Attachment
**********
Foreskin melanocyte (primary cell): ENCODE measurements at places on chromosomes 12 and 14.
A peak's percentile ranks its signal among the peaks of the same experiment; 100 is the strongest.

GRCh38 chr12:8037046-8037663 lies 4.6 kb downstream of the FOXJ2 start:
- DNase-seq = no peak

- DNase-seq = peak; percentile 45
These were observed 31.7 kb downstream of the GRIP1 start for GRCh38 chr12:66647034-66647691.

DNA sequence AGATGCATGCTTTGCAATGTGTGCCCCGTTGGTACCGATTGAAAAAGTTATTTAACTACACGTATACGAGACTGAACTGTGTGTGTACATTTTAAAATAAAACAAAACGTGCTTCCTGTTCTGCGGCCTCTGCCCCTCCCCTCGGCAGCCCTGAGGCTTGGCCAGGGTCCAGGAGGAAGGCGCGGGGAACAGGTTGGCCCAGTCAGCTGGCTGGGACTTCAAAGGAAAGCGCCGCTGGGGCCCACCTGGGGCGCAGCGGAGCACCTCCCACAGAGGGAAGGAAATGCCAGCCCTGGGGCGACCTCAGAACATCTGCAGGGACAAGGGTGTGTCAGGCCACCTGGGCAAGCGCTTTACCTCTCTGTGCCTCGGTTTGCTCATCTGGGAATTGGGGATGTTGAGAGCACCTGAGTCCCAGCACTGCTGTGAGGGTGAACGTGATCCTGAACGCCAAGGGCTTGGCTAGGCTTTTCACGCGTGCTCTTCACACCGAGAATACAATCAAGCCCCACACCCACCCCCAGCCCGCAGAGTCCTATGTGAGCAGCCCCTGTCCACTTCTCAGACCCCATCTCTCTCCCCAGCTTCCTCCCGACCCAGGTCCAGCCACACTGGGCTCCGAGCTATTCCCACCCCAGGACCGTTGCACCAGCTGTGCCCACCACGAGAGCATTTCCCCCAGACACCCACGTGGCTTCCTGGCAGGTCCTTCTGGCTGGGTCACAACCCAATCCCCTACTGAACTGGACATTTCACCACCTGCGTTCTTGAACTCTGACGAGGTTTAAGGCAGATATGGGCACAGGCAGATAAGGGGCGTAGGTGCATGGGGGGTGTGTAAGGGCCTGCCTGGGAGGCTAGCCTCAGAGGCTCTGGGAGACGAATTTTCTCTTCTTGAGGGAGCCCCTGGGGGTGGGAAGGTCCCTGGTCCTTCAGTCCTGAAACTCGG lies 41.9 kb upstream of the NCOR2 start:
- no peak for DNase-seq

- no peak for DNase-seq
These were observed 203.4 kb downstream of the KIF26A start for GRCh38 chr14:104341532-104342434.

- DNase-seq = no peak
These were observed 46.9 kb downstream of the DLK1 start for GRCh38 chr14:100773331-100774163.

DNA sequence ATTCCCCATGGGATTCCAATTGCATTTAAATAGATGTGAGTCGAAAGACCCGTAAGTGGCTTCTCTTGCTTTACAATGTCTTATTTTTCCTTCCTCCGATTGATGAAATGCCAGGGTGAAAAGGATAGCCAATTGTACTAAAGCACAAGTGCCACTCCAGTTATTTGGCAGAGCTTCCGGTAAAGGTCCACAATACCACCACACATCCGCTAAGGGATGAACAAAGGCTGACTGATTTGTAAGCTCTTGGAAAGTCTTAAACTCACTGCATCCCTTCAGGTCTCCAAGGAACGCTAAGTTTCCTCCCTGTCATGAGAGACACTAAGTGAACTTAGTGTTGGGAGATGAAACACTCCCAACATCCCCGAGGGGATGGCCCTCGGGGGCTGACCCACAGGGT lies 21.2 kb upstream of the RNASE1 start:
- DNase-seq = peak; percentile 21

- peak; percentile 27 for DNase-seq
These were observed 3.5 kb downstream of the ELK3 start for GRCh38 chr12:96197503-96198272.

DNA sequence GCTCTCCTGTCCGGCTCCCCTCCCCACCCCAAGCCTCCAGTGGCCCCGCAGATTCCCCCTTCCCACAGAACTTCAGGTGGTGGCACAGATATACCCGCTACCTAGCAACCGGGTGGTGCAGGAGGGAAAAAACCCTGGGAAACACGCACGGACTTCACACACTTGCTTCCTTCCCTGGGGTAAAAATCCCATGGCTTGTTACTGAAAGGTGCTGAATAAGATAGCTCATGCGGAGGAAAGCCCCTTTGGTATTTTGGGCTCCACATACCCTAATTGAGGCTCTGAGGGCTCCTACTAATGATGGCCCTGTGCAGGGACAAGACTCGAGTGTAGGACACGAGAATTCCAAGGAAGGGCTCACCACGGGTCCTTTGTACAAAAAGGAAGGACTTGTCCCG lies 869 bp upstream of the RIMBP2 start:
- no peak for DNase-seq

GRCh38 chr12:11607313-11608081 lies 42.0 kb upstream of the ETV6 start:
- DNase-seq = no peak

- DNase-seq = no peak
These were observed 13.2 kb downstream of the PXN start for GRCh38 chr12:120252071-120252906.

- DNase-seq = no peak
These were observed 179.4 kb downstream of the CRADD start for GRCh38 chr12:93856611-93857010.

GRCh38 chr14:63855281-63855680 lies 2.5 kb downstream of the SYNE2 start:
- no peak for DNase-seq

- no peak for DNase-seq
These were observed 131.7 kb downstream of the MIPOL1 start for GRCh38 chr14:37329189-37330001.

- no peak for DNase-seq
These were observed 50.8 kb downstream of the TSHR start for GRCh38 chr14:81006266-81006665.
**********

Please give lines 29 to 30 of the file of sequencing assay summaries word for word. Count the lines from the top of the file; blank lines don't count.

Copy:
- no peak for DNase-seq
These were observed 50.8 kb downstream of the TSHR start for GRCh38 chr14:81006266-81006665.